The rod F and the pipe G in FIG. 4(a) are spun into fibers A and C shown in FIG. 4(b) when the cavity of pipe G is collapsed.
The pipe G in FIG. 4(a) is also spun into fiber B1 shown in FIG. 4(b) when the cavity is not filled, while the rod G in FIG. 4(a) is spun into fiber B2 in FIG. 4(b).
The invention will now be explained in greater detail by reference to the following non-limiting examples thereof. Unless otherwise indicated all parts, percents, etc. are by weight.
A process of this invention will be described by way of an experimental example. In the apparatus shown in FIG. 3, Ar gas, selected as a carrier gas, was fed at a flow rate of 2 l/min, carrying BBr3 and SiCl4 to the burner while the temperature of the evaporator 5 was kept at 30° C. 60 l/min of hydrogen gas and 45 l/min of oxygen gas were fed to the burner shown in FIG. 2. The outer surface of a pure fused silica rod of 10 mm in diameter was contacted with the burner flame and processed for 2 hours to form a rod of about 20 mm diameter. The rod was heated in a vacuum at 1300° C. for 2 hours and the rod was then spun by heating the rod in a high frequency furnace to obtain a fiber having a core diameter of 75μ and a deposition layer diameter of 150 microns. On passing laser light through this fiber, it was found that the light was completely trapped with less scattering losses, and the entire transmission losses were also low.
The optical transmission fiber of this invention provides, as described above, a clad type fiber and an optical O guide of a highly pure fused silica portion in which the optical energy concentrates and a surrounding doped fused silica layer of a lower index of refraction containing B2 O3 or F and thus it possesses high optical transmission characteristics and extremely low optical transmission losses.
Since completely oxidized SiO2 or B2 O3 is deposited on the clean surface of highly pure fused silica body in the doping with B2 O3 as well as F, the interface is neither contaminated nor are gas bubbles formed (bubbles, if entrapped, can be eliminated by heating in vacuum or by application of supersonic waves under heating) thereby decreasing the scattering losses in the interface between the two fused silica media having a different index of refraction.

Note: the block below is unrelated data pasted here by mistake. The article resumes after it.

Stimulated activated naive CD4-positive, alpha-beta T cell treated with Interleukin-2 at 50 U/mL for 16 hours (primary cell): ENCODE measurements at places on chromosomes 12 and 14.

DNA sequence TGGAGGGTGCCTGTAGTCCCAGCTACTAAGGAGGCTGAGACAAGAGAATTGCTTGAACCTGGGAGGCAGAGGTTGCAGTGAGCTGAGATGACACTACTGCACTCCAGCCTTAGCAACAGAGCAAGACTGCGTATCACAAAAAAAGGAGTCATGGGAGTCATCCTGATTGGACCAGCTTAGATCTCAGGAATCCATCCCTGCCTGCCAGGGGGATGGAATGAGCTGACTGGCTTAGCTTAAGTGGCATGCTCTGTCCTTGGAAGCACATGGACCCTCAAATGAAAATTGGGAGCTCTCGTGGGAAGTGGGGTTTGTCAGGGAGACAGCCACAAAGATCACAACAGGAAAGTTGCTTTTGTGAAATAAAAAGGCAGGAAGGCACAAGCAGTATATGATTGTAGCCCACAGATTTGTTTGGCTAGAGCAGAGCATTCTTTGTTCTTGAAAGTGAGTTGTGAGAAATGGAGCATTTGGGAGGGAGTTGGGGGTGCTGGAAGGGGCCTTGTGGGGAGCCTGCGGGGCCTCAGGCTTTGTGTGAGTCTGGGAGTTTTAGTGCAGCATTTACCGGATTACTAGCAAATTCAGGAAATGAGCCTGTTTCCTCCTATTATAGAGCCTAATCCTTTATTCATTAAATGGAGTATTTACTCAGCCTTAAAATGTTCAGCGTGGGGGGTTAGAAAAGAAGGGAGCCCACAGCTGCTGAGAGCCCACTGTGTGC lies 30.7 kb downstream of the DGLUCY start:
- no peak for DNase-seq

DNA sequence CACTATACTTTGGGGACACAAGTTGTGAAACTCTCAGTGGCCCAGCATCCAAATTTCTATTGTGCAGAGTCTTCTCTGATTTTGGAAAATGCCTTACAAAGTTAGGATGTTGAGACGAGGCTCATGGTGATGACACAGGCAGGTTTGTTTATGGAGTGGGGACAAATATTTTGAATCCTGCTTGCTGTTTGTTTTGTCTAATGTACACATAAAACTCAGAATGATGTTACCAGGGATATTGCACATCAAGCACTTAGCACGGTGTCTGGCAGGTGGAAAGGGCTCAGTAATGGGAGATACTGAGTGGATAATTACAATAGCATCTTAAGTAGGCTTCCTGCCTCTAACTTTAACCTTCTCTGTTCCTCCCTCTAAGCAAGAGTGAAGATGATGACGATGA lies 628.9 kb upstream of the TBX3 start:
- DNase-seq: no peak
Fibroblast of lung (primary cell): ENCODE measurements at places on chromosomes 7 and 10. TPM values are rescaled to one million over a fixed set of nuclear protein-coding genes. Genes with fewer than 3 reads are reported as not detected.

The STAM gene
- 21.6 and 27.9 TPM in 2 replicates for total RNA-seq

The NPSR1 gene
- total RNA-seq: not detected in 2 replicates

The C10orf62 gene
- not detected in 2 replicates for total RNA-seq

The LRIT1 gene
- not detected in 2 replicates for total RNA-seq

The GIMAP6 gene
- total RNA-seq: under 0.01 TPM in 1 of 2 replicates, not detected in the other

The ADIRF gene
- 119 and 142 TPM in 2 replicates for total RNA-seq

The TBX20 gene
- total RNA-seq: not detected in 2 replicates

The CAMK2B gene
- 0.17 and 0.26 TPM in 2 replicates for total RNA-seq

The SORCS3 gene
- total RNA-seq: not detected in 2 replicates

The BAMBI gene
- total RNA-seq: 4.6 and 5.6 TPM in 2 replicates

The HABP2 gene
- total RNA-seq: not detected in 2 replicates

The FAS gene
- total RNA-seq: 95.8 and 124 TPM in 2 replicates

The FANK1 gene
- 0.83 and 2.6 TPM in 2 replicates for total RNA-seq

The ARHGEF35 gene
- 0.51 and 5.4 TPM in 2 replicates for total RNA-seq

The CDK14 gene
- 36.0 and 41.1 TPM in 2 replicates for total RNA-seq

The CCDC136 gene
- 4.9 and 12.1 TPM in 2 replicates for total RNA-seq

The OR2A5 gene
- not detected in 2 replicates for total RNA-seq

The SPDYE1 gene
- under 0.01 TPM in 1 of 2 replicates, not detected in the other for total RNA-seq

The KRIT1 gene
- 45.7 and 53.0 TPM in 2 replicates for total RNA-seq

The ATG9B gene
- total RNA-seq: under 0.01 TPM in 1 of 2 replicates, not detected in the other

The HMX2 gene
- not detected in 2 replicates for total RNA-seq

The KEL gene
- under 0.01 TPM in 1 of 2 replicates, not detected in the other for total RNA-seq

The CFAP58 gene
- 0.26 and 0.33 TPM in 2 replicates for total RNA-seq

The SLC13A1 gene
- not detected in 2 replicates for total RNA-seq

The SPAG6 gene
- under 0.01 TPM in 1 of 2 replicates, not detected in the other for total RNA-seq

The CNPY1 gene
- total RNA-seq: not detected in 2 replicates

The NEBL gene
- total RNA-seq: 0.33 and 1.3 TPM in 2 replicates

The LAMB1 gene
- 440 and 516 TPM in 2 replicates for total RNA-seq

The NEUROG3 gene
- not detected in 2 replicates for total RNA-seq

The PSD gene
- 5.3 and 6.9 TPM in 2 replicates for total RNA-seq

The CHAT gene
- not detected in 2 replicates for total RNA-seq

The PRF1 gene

In addition, the index of refraction can easily be controlled by varying the amount of B2 O3 contained in the fused silica. Moreover, the raw materials used in the process such as halides, hydrides or organic compounds of B and Si as well as O2 gas can be obtained in a highly pure state due to their physical and chemical characteristics thus reducing the impurity content in the fused silica which contains the B2 O3. This decreases the absorption losses and enables easily the preparation of a fiber with a parabolic index of refraction distribution in which the transmission losses are extremely low.
Since the inclusion of F does not substantially affect the light absorption, this process can provide a fiber having a transmission loss as low as that of the fused silica fiber, can provide an easy way to control the index of refraction and can provide a transmission fiber having less overall transmission losses.
In one preferred embodiment, the transmission fiber according to this invention has a further SiO2 layer deposited on the outer surface thereof. In the SiO2 layer containing B2 O3, its melting temperature is lowered as the content of the B2 O3 is increased for reducing the index of refraction, which decreases the viscosity of that portion resulting in a deformation in the shape thereof in the melting to spin. In order to avoid this deformation and spin a fiber satisfactorily, an additional SiO2 layer is preferably deposited on this portion. A further effect is that the index of refraction of the SiO2 layer is lowered due to the tensile stress exerted thereon, after the spinning, because the coefficient of expansion of the SiO2 -- B2 O3 system is higher than that of fused silica.
In the SiO2 layer having F incorporated therein, the water-repellent glass layer is stable with respect to atmospheric conditions (primarily for humidity) at room temperature and inhibits water intrusion to the portion 2, which protects the doped fused silica doped with F portion from chemical attack by HF.
Further, the present process comprises a means to control the F content in the SiO2 and to control uniformly the dispersion of the F therein. It can also prevent the incorporation of hydrogen in the production stage and its effects on the melting to spin and thus the protection of the fiber from destruction can be obtained.
The optical transmission fiber according to this invention provides great advantages for communication cables used in optical transmission, connecting feeders between equipment, light guides, etc.
While the invention has been described in detail and with reference to specific embodiments thereof, it will be apparent to one skilled in the art that various changes and modifications can be made therein without departing from the spirit and scope thereof.
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|U.S. Classification||385/124, 385/127|
|International Classification||G02B6/02, C03B37/027, B29D11/00, C03B37/012, C03B37/018, C03B23/207, C03C13/04, C03B37/014|
|Cooperative Classification||C03C13/045, C03B37/027, C03B2201/12, C03B2203/22, C03B2201/02, C03B37/01413, C03B2201/10, G02B6/02, C03B2201/08, C03B2203/16, C03B37/01446, B29D11/00663, G02B6/03611, C03B23/207, C03B37/01211, G02B6/03627, C03B37/01807|
|European Classification||C03B37/014B, C03B37/014D, C03B37/012B2, C03B23/207, C03B37/018B, C03C13/04D, C03B37/027, B29D11/00G, G02B6/02, G02B6/036L2A, G02B6/036H2|